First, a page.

Gov. Jerry Brown signed legislation that requires vehicle drivers to overtake and to pass bicyclists at a safe distance. Assembly Bill 1371, which will become effective on Sept. 16, 2014, specifies this distance as a minimum of 3 feet.
A driver unable to provide the minimum 3-foot passing distance due to traffic or roadway conditions must slow to a reasonable and prudent speed and only pass the bicyclist if it would not endanger the bicyclist’s safety.
Violation of these provisions could result in a fine of $35. If a collision occurs between a motor vehicle and bicyclist in which the bicyclist is injured, the fine could be $220. In addition to the fine, normal court costs are associated with these infractions.
The bill’s sponsor, Assemblyman Steven Bradford (D-62), represents a portion of Los Angeles. The author and the sponsor believe this bill will help make streets safer and more user-friendly for bicyclists by removing ambiguity in current law regarding a motor vehicle’s responsibility to provide a safe passing distance for bicyclists.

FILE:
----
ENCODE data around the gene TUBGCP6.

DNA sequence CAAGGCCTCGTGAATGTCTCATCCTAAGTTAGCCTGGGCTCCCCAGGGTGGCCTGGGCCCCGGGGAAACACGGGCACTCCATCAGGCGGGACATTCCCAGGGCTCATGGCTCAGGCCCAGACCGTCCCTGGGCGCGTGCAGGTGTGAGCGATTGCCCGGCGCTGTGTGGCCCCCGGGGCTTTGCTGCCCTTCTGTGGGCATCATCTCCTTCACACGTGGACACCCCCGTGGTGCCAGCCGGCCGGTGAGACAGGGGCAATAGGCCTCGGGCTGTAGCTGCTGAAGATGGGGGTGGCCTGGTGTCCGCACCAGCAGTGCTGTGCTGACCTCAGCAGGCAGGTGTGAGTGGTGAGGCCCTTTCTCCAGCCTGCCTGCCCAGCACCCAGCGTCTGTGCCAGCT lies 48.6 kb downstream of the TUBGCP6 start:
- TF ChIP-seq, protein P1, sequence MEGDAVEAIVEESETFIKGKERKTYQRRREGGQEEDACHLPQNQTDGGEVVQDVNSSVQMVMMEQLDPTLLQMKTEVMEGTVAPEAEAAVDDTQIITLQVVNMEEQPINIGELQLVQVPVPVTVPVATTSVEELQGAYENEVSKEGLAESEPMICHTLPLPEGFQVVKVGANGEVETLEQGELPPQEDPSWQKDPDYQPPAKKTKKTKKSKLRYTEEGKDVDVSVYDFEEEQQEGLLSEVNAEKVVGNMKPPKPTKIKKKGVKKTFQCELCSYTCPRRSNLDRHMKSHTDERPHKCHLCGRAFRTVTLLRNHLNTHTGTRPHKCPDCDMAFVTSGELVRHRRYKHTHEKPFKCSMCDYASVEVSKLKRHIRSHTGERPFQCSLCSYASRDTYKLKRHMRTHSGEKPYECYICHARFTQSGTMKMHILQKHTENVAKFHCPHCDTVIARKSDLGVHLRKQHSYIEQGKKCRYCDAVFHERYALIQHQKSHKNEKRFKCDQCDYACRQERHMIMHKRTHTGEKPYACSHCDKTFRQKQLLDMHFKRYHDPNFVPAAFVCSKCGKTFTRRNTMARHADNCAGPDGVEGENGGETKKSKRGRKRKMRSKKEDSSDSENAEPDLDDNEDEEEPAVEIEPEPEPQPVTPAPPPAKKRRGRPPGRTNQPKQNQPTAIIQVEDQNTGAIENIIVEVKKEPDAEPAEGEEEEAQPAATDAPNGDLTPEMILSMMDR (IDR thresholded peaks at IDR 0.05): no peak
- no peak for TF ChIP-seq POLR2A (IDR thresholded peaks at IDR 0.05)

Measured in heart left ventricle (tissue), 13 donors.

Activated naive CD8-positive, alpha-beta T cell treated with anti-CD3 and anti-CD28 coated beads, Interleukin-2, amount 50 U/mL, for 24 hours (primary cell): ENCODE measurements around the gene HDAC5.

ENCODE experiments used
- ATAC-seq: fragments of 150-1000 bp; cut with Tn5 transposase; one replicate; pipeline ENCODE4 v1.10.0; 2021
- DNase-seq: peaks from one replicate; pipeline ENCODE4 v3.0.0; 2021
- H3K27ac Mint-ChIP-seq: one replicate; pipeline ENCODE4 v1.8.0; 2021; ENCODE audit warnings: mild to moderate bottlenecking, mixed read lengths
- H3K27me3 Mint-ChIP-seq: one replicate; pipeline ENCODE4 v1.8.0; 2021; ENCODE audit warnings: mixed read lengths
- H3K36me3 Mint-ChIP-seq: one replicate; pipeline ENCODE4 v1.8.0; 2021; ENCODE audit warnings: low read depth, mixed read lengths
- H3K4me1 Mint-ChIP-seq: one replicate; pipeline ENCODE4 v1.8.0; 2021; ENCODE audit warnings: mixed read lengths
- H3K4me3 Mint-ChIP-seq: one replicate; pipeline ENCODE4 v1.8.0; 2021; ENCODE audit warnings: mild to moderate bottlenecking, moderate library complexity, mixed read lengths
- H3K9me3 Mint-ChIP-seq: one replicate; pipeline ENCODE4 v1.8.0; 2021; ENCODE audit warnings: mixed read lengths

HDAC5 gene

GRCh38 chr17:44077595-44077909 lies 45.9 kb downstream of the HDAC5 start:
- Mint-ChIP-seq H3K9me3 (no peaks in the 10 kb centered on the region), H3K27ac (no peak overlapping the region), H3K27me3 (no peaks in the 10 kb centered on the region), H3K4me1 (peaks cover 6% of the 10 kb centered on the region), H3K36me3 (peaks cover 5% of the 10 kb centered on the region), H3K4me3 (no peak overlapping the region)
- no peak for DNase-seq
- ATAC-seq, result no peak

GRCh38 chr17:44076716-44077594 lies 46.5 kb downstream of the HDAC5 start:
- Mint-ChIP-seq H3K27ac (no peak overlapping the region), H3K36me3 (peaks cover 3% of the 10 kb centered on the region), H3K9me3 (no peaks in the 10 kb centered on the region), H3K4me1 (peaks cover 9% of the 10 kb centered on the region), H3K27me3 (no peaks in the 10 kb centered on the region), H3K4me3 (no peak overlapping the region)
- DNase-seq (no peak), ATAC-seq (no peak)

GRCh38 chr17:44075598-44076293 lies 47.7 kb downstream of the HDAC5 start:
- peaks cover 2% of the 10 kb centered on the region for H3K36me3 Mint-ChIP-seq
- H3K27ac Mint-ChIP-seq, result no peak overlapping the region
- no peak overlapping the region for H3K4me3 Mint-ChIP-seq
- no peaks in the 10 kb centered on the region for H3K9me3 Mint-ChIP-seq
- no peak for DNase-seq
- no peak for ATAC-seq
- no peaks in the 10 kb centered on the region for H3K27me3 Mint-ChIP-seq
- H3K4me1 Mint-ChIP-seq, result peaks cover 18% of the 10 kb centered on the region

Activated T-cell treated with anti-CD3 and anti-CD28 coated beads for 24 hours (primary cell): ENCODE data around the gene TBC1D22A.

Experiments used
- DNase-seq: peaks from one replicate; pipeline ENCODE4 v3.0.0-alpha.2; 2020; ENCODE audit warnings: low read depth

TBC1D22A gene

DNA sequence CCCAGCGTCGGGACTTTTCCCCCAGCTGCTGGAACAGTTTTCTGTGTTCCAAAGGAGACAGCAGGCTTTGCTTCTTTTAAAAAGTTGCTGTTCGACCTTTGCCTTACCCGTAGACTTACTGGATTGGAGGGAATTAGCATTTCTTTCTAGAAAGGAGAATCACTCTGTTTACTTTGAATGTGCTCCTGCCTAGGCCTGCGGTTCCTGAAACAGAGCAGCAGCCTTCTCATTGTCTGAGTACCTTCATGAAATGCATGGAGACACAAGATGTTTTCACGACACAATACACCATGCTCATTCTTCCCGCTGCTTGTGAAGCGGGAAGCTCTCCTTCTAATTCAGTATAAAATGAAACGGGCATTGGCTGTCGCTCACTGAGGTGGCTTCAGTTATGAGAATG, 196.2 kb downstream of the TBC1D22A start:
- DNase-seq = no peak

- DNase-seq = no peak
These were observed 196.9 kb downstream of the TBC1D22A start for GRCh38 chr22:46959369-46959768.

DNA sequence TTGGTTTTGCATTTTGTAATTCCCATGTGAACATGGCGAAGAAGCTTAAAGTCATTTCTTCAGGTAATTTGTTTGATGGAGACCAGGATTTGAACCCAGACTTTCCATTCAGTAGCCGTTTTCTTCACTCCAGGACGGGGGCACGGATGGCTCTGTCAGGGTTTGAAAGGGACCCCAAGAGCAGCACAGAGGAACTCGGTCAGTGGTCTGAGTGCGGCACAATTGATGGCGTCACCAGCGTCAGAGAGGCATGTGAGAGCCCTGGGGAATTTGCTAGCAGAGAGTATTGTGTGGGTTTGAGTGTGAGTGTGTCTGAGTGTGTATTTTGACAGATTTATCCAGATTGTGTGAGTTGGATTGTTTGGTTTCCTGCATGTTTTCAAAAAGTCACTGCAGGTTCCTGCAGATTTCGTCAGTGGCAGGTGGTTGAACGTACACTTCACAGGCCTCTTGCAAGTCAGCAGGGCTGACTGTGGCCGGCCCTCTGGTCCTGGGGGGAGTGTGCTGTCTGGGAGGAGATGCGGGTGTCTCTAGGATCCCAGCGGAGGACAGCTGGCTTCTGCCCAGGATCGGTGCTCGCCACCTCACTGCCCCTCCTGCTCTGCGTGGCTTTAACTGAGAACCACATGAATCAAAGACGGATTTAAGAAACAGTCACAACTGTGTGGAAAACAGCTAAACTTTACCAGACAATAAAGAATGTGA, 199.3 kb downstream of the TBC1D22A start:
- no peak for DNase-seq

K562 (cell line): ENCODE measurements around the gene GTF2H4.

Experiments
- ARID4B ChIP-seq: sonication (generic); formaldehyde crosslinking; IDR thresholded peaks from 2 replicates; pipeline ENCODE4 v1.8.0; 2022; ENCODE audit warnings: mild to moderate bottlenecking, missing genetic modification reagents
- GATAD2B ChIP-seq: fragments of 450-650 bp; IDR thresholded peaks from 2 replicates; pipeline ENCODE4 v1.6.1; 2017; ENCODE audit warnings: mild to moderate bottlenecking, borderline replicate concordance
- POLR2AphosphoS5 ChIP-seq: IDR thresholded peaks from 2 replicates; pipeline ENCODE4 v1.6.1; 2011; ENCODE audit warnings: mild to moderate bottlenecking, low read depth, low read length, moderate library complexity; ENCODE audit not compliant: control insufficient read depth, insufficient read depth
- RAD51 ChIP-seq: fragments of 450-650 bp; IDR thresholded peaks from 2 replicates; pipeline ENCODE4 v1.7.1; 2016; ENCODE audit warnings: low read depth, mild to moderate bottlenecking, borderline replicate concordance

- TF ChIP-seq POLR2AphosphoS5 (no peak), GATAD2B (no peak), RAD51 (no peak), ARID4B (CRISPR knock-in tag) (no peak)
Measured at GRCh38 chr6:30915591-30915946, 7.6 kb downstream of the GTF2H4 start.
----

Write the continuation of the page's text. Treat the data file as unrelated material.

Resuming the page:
California is the 21st state to adopt the “Three Feet for Safety” legislation. Among the states that have adopted similar legislation are the mountainous states of Arizona, Colorado and Utah. Pennsylvania requires vehicles to use a 4-foot passing zone. Another nine states have enacted general “safe distance” laws.
In 2011 and 2012, Brown vetoed similar legislation. The 2012 bill was vetoed because it authorized drivers to cross over double-yellow
See Bikes, pages 4
or double-white pavement markings in order to provide the minimum 3-foot clearance when overtaking a bicyclist.
In his veto message, Brown said, “Crossing a double-yellow line is an inherently dangerous act that increases the risk of head-on collisions. When a collision occurs, it will result in a lawsuit where the state is likely to be sued as a ‘deep pocket.’ By making it legal to cross a double-yellow line, the bill weakens the state’s defense to these lawsuits.”
In 2011, Brown vetoed a bill that would have established a minimum 3-foot passing distance and required vehicles to slow to 15 miles per hour when passing a bicyclist with less than 3 feet of passing distance.